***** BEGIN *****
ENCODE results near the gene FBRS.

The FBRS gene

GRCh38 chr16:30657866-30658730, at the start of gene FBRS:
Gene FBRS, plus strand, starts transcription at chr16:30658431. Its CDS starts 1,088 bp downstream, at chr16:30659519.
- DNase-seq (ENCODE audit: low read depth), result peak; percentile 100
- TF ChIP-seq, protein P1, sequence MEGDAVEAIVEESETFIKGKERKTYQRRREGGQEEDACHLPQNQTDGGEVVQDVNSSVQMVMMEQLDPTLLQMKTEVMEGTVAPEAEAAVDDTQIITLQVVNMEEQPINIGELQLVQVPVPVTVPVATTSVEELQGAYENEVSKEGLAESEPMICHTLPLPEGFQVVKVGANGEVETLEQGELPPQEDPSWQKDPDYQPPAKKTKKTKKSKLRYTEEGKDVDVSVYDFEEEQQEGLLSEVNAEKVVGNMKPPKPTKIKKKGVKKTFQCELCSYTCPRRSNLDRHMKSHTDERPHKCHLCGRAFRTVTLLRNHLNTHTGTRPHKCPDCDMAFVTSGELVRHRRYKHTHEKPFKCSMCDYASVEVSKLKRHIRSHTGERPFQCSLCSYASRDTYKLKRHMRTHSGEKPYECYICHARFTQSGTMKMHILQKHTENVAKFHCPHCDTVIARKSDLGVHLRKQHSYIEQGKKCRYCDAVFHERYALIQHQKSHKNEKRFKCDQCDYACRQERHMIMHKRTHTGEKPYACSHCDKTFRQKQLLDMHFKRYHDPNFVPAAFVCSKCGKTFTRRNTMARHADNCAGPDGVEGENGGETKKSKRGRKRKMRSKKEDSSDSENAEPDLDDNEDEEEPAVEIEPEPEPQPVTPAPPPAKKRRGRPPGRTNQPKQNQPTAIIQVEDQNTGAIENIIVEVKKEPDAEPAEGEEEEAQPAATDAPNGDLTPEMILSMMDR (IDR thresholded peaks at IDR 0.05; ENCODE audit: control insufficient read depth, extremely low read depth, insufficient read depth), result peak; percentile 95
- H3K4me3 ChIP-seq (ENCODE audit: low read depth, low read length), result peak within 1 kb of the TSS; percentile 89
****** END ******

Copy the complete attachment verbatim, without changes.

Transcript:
ENCODE results near the gene FBRS.

The FBRS gene

GRCh38 chr16:30657866-30658730, at the start of gene FBRS:
Gene FBRS, plus strand, starts transcription at chr16:30658431. Its CDS starts 1,088 bp downstream, at chr16:30659519.
- DNase-seq (ENCODE audit: low read depth), result peak; percentile 100
- TF ChIP-seq, protein P1, sequence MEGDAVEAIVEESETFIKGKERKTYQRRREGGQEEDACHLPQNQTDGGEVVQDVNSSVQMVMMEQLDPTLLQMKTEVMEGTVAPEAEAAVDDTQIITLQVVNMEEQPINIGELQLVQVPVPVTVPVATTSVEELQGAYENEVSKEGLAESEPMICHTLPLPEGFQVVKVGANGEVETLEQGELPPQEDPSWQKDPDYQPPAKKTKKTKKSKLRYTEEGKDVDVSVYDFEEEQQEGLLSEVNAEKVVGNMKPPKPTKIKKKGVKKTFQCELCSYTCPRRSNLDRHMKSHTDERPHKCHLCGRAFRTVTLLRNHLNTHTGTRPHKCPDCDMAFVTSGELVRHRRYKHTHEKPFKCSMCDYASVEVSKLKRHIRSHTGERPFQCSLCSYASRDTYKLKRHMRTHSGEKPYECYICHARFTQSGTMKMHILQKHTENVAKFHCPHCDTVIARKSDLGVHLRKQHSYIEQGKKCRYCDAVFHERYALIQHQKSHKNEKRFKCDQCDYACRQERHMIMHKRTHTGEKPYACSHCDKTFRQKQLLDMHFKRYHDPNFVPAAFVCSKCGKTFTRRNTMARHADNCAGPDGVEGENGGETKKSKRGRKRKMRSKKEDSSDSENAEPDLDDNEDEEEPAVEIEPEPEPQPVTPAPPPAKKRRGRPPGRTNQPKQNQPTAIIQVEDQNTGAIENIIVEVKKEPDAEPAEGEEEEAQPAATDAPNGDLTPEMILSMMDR (IDR thresholded peaks at IDR 0.05; ENCODE audit: control insufficient read depth, extremely low read depth, insufficient read depth), result peak; percentile 95
- H3K4me3 ChIP-seq (ENCODE audit: low read depth, low read length), result peak within 1 kb of the TSS; percentile 89